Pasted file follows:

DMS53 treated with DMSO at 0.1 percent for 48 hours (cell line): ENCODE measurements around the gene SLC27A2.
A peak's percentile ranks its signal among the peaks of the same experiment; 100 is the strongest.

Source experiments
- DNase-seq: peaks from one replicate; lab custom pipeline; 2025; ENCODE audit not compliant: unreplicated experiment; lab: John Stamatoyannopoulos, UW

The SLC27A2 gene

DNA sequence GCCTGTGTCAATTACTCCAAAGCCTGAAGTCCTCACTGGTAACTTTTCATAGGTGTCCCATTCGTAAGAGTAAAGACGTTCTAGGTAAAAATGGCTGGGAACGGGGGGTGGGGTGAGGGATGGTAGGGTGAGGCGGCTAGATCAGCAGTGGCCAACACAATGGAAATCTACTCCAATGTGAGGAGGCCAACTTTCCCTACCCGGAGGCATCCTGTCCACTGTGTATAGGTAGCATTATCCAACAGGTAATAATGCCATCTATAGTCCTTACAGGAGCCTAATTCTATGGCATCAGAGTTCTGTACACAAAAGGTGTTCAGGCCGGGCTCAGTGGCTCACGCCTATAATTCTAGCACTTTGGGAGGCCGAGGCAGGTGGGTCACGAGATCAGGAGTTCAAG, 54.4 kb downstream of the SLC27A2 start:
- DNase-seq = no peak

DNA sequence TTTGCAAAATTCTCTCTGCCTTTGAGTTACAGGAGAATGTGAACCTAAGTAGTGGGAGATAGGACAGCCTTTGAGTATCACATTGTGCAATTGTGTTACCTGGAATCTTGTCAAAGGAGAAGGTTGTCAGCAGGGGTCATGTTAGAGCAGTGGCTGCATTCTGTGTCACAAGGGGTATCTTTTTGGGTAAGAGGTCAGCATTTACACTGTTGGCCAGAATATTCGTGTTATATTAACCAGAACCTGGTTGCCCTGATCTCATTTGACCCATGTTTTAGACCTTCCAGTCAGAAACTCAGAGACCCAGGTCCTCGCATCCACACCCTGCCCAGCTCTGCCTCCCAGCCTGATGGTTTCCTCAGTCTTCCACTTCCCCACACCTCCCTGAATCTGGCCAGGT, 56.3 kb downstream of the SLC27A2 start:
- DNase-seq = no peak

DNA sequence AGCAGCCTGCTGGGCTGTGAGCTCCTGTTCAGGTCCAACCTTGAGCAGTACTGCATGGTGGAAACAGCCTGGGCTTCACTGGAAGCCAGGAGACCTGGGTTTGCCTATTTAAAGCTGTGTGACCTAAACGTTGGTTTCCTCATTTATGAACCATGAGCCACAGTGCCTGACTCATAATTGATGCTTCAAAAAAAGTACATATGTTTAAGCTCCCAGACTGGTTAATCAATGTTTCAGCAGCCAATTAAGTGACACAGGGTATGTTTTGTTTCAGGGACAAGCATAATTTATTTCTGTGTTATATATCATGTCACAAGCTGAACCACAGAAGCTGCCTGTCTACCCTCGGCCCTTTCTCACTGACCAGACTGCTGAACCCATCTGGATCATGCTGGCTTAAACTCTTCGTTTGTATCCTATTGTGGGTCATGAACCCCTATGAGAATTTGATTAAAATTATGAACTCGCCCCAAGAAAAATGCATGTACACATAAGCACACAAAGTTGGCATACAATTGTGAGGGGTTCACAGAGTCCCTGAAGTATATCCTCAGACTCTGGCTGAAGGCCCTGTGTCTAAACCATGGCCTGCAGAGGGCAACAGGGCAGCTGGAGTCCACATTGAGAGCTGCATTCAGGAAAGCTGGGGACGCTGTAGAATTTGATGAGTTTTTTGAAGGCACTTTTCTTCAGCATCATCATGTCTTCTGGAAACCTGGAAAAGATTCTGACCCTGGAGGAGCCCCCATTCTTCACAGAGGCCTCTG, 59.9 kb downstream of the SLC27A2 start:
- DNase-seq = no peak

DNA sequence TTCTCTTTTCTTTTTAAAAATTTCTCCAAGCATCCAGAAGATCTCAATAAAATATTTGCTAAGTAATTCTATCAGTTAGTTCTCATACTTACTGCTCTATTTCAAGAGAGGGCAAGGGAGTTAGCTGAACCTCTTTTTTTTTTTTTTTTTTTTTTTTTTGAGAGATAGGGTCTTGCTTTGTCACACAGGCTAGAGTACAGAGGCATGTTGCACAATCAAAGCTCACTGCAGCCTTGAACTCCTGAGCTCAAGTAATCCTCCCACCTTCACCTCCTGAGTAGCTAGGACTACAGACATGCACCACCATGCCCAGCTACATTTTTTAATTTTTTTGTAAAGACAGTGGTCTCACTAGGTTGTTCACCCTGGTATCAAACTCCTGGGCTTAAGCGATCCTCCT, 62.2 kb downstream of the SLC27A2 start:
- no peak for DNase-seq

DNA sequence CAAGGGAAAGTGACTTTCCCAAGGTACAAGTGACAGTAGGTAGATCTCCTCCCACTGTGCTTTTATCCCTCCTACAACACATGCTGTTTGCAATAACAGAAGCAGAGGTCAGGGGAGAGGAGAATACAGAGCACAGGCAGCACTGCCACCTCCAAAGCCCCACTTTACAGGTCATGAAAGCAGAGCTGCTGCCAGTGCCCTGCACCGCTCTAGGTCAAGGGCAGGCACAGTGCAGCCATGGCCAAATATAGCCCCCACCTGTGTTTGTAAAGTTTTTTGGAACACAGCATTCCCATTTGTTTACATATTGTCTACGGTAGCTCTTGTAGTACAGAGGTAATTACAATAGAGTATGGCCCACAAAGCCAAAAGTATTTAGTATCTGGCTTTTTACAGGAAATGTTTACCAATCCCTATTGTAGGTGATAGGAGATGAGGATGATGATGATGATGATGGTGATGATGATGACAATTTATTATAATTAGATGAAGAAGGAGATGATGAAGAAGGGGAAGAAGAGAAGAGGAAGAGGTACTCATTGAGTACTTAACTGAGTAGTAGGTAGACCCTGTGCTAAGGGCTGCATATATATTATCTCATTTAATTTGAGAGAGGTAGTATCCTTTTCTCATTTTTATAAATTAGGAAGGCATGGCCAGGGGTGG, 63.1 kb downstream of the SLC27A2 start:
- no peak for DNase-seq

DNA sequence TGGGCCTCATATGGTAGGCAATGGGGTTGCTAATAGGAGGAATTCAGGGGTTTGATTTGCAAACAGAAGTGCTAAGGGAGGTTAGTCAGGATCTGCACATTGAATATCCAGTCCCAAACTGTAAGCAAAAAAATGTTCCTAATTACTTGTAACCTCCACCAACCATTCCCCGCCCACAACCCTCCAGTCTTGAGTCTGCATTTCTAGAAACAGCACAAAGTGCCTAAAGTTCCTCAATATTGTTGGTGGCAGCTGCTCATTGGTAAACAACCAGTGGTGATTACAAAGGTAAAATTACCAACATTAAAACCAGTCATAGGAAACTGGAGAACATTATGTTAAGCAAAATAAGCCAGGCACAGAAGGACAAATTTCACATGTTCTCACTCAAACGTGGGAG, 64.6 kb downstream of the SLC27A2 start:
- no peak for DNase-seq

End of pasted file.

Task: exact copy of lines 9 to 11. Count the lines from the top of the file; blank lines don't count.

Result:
- DNase-seq = no peak

DNA sequence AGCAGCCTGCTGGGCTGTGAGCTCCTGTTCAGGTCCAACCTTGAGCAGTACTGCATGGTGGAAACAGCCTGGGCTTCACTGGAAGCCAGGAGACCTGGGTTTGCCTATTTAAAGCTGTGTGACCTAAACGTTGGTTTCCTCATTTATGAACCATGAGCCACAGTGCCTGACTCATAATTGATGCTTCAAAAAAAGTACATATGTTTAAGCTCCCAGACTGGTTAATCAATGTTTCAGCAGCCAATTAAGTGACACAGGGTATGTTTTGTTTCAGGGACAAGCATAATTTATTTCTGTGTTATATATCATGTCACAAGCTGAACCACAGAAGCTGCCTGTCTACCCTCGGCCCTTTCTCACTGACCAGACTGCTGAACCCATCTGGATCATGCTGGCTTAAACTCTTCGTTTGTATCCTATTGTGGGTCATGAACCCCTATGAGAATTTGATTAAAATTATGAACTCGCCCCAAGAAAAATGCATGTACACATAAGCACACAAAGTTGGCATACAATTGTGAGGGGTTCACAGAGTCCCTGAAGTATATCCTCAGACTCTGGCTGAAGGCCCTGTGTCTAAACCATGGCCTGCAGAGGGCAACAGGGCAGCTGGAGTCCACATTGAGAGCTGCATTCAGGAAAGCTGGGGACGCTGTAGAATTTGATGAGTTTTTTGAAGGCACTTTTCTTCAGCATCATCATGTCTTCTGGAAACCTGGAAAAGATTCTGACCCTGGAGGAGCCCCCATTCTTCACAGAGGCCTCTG, 59.9 kb downstream of the SLC27A2 start:
- DNase-seq = no peak